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Ethical issues in public health: a qualitative study of public health practice in Scotland
  1. W A Rogers
  1. Correspondence to:
 Associate Profressor W A Rogers
 Department of Medical Education, Flinders University, GPO Box 2100, Adelaide SA 5001, Australia;


Study objective: To identify ethical issues encountered by staff in the development and implementation of public health activities at two sites in Scotland.

Design: Qualitative research study involving face to face semi-structured interviews with participants.

Setting: A public health directorate in a National Health Service Trust, and a public health demonstration project in child health.

Participants: Health promotion specialists, managers, nurses, public health consultants and specialists, researchers, trainees, and other public health staff.

Main results: Three main categories of ethical issues were identified: paternalism, responsibilities, and ethical decision making. Consulting with the community and sharing information raised issues of paternalism and honesty. Participants identified multiple and sometimes conflicting responsibilities. Barriers to fulfilling responsibilities included meeting targets, working with partners, and political influences. Defining the limits of responsibilities posed challenges. Participants identified values for ideal decision making, but lack of time often led to a more pragmatic approach.

Conclusion: These empirical findings complement and extend existing discussions of public health ethics, emphasising the complex nature of ethical issues in public health. The implications for public health policy and future research are discussed.

  • ethics
  • public health

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Public health is concerned with preventing disease, prolonging life, and promoting health. The value of good health and the responsibilities of governments to safeguard the health of their citizens are widely accepted. However, the actions required to protect the public health raise various ethical issues.1 There are tensions between achieving benefits for whole populations and protecting individuals’ rights.2,3 Epidemiological data collection can conflict with the right to privacy. Health promotion interventions may be paternalistic or intrusive.4 Resources for public health compete with other legitimate demands.5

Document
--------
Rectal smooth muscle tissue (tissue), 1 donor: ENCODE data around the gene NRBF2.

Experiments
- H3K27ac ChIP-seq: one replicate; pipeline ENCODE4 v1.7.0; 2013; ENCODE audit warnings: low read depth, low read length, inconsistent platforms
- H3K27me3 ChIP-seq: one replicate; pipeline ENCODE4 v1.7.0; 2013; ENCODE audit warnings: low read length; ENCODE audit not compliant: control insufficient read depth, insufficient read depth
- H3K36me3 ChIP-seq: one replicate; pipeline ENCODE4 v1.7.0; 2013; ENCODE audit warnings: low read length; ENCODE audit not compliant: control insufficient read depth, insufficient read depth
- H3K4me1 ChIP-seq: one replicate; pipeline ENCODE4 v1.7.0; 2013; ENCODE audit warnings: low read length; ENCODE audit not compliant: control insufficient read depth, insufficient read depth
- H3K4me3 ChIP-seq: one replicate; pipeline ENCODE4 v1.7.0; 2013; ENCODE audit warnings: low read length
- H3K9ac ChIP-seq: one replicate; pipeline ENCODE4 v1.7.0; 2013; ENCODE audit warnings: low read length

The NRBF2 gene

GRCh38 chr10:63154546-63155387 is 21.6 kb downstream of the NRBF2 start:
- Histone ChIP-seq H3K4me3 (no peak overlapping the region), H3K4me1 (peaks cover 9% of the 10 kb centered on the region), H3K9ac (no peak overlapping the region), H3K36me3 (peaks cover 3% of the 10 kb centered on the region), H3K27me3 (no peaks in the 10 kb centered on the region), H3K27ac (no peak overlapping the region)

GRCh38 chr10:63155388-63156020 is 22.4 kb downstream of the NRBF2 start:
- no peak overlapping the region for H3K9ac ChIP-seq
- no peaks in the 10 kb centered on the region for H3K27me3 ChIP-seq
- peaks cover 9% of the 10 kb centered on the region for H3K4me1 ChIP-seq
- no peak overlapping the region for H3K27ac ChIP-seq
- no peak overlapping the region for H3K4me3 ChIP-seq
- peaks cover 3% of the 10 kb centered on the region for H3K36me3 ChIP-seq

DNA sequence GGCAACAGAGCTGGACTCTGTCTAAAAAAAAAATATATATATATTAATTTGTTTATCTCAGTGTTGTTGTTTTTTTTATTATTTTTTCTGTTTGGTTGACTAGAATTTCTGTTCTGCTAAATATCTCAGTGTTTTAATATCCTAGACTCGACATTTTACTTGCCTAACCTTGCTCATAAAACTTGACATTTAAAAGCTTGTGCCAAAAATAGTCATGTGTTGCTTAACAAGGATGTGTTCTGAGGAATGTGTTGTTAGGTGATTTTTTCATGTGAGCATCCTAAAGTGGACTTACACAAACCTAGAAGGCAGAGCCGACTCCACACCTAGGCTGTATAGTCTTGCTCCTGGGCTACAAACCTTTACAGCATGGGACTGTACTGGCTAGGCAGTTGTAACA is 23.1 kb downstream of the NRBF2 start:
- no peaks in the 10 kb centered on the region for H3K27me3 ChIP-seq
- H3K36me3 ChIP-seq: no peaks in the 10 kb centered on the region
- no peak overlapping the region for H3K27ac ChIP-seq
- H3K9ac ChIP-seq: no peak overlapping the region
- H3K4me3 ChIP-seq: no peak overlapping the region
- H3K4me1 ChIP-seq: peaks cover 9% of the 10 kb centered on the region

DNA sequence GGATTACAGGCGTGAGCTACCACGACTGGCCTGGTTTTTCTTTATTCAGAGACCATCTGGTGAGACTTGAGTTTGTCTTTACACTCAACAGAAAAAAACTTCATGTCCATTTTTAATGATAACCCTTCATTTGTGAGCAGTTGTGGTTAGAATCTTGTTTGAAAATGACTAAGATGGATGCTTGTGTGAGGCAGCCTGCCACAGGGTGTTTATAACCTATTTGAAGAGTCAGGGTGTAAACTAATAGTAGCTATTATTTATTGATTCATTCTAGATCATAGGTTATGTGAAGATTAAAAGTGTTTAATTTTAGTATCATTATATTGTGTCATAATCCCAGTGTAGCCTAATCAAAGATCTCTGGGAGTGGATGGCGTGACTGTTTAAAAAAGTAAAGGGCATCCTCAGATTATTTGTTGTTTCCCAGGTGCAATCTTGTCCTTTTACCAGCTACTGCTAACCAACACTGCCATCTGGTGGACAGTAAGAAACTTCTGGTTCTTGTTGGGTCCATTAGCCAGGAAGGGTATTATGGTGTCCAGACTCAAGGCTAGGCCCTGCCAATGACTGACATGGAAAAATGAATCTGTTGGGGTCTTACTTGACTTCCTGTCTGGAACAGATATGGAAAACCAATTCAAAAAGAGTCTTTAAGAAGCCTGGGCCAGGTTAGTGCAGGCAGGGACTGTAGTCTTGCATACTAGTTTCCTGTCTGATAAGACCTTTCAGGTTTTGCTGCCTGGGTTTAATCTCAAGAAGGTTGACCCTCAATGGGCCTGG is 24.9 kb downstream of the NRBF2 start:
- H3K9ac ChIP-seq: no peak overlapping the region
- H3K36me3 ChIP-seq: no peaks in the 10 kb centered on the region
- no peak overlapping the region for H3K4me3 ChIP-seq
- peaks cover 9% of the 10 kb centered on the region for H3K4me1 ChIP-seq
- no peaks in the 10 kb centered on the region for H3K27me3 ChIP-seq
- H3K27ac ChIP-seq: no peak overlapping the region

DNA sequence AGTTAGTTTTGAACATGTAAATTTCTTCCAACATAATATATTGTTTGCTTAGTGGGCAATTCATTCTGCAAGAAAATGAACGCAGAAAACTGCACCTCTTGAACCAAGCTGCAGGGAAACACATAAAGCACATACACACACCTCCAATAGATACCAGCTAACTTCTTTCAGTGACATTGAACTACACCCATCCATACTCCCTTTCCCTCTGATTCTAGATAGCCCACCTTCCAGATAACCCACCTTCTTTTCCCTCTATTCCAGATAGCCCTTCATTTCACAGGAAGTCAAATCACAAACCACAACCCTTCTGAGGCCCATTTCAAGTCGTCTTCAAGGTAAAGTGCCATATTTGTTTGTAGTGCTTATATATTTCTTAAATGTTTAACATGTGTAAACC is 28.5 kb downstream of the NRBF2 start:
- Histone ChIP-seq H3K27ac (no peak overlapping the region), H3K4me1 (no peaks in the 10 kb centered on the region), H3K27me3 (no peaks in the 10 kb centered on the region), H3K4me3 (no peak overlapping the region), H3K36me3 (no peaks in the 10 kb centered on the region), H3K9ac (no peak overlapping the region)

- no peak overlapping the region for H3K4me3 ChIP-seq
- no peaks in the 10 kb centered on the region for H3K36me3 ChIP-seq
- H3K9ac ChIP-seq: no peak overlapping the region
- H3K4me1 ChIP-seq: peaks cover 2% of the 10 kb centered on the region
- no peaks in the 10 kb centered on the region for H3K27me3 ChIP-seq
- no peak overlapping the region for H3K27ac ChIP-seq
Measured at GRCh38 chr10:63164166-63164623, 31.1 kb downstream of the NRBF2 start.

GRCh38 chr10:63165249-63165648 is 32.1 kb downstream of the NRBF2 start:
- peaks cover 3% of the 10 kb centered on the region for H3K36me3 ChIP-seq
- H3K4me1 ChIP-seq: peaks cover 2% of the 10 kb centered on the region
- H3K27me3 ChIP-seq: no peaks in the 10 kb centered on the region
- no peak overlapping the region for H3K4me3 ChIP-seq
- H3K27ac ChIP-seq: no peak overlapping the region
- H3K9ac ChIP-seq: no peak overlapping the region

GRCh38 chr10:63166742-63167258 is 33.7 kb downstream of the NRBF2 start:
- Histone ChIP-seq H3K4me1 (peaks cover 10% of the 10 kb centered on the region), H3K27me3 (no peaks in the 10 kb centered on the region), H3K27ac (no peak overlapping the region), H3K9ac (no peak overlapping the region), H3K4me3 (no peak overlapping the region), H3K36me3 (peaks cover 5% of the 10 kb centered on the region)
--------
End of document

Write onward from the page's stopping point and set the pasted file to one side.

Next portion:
There is increasing interest in public health ethics,6–8 with contributions from virtue ethics,9 communitarian,10,11 and rights based accounts.12,13 These necessary conceptual analyses may be complemented and strengthened by empirical research, leading to a richer understanding of moral issues.14

This study aimed to identify ethical issues encountered by public health professionals engaged in service delivery at two Scottish sites.


Permissions and ethics approval

Ethical approval was granted by the Lothian Primary Care/Public and Mental Health and the Greater Glasgow Primary Care—Community and Mental Health Research Ethics Committees.


The sampling strategy aimed to access a wide range of roles and occupations, as diversity of professional role is potentially significant in public health ethics.1 Lists of staff were obtained from the Public Health Directorate of the Lothian NHS Board and the Glasgow Starting Well Demonstration Project in child health. These were used to generate a sampling frame, with each cell representing a different role or profession (see box 1). There were 25 cells in the Lothian frame and six in the Glasgow frame. In cells with only one person (for example, a unique position), that person was selected. Random selection was used in cells with more than one person. In cells with over 10 people (health promotion specialists and health visitors), up to four people were recruited.

Box 1 Examples of professional groups included in the sampling frame (potentially identifying roles have been omitted)

  • Health promotion specialists

  • Managers

  • Nurses

  • Project staff

  • Public health consultants

  • Public health specialists

  • Researchers

  • Trainees in public health (medical and non-medical)

Potential recruits were sent a letter, with telephone follow up one week later. Recruitment letters were sent out in two rounds; the second round targeted cells with no recruit to date. Thirty four letters were sent out in Lothian, leading to 24 interviews. Fifteen letters were sent out in Glasgow, leading to nine interviews. The overall response rate was 67%. Recruiting stopped once I had requested at least one interview from every cell in the sampling frame.

Qualitative interviews

Interviews took place in late 2002, either at the work place of the interviewee or another place of their choice. All participants gave written informed consent to be interviewed. Interviews lasted between 35 and 90 minutes; most were about one hour. The interview covered four main topic areas which were explored with open-ended and clarifying questions (see box 2).

Box 2 Topic areas included in interview

  • Nature of work

  • Ethical issues encountered in work

  • Responsibilities

  • Ethics education or training

Participants’ responses were recorded in contemporaneous notes taken by the author, with additional notes written immediately afterwards. Material from each interview was entered onto computer within 24 hours, and checked against the original interview notes, generating a dataset of 33 texts.